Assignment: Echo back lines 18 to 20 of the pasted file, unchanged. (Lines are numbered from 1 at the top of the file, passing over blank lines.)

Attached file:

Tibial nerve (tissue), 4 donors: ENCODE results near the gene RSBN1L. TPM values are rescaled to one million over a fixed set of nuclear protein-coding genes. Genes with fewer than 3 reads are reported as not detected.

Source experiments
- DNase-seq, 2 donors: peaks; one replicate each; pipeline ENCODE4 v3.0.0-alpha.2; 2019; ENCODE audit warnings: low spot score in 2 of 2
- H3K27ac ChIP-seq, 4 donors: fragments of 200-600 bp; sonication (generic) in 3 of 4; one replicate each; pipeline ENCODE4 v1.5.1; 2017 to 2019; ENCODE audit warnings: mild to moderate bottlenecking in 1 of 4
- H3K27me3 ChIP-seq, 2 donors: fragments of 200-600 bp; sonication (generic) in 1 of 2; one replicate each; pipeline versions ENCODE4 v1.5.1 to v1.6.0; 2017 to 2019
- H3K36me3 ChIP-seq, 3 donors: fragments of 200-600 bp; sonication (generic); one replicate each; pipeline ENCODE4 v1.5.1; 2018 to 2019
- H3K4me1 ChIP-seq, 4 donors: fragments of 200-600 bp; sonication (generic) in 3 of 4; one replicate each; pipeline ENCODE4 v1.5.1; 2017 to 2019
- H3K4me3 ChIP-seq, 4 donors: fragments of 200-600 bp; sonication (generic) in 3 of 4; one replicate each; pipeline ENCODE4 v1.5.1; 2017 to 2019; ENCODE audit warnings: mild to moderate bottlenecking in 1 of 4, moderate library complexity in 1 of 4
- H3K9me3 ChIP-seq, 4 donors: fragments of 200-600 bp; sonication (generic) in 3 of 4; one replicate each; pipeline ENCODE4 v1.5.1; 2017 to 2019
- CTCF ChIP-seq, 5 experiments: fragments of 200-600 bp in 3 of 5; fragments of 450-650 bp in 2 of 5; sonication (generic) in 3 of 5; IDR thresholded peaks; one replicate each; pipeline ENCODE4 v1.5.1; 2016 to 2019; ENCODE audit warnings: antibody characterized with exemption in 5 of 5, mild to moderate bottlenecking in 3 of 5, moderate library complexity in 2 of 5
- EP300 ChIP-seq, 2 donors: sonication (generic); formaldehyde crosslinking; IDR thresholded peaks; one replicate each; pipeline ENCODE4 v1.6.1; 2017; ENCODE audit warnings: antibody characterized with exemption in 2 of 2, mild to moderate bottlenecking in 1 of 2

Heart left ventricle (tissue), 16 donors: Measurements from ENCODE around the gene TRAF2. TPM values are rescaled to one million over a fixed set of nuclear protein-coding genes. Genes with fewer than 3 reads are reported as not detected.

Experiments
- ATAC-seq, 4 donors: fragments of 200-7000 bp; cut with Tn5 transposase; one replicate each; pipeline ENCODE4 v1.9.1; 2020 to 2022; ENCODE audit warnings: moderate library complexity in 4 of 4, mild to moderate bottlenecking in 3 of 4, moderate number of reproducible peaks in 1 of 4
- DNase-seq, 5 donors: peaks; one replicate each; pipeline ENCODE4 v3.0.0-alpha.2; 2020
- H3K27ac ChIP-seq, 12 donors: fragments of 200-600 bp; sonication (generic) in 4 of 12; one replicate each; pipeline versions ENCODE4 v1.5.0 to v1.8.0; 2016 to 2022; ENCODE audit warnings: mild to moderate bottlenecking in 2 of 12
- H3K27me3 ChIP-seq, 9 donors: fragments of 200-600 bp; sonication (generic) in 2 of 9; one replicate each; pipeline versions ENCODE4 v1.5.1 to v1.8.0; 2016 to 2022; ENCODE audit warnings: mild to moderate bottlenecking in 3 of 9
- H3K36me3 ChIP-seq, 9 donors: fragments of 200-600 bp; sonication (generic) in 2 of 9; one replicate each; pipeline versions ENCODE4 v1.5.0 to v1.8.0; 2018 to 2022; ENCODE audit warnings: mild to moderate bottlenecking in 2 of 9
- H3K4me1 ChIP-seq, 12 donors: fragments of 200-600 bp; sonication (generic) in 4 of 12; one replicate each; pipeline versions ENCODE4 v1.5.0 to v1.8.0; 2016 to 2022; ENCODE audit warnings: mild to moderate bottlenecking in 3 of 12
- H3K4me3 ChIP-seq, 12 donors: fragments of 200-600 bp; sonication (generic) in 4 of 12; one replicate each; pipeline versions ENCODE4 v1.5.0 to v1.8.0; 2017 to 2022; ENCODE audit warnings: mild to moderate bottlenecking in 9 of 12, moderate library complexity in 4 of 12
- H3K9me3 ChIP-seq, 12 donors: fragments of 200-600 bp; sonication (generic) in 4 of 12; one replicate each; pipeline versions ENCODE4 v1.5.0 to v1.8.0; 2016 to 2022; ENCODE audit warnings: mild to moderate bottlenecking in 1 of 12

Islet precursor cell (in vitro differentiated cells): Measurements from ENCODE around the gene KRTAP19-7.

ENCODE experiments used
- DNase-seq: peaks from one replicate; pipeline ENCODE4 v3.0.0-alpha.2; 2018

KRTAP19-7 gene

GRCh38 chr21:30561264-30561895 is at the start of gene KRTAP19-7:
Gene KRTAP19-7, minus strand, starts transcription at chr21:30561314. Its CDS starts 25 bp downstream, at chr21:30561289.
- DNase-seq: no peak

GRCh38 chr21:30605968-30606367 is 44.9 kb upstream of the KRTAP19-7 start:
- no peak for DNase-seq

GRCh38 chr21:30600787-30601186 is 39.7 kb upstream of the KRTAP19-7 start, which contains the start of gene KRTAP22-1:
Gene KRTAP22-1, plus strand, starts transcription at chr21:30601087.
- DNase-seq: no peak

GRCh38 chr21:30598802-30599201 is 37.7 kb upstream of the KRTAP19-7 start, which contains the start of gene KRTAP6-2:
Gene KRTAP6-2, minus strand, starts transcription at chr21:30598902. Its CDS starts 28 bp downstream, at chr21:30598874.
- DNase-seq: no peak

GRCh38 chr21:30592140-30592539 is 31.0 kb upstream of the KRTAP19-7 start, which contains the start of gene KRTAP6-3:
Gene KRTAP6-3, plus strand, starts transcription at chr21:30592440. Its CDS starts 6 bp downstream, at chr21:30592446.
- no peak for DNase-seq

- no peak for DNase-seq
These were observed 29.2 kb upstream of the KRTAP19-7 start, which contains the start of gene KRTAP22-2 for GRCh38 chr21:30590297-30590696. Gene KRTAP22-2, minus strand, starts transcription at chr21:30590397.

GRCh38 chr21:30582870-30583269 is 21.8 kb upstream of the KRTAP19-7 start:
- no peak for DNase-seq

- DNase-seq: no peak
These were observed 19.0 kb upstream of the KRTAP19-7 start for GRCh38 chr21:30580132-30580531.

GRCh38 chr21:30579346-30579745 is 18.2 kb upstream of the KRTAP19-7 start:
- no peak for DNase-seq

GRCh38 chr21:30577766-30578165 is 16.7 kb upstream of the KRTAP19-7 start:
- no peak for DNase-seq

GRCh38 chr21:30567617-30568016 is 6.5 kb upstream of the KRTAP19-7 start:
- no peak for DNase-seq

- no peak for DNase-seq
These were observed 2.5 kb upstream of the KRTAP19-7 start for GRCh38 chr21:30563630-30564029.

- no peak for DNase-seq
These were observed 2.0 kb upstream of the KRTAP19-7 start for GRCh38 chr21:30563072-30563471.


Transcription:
- H3K36me3 ChIP-seq, 9 donors: fragments of 200-600 bp; sonication (generic) in 2 of 9; one replicate each; pipeline versions ENCODE4 v1.5.0 to v1.8.0; 2018 to 2022; ENCODE audit warnings: mild to moderate bottlenecking in 2 of 9
- H3K4me1 ChIP-seq, 12 donors: fragments of 200-600 bp; sonication (generic) in 4 of 12; one replicate each; pipeline versions ENCODE4 v1.5.0 to v1.8.0; 2016 to 2022; ENCODE audit warnings: mild to moderate bottlenecking in 3 of 12
- H3K4me3 ChIP-seq, 12 donors: fragments of 200-600 bp; sonication (generic) in 4 of 12; one replicate each; pipeline versions ENCODE4 v1.5.0 to v1.8.0; 2017 to 2022; ENCODE audit warnings: mild to moderate bottlenecking in 9 of 12, moderate library complexity in 4 of 12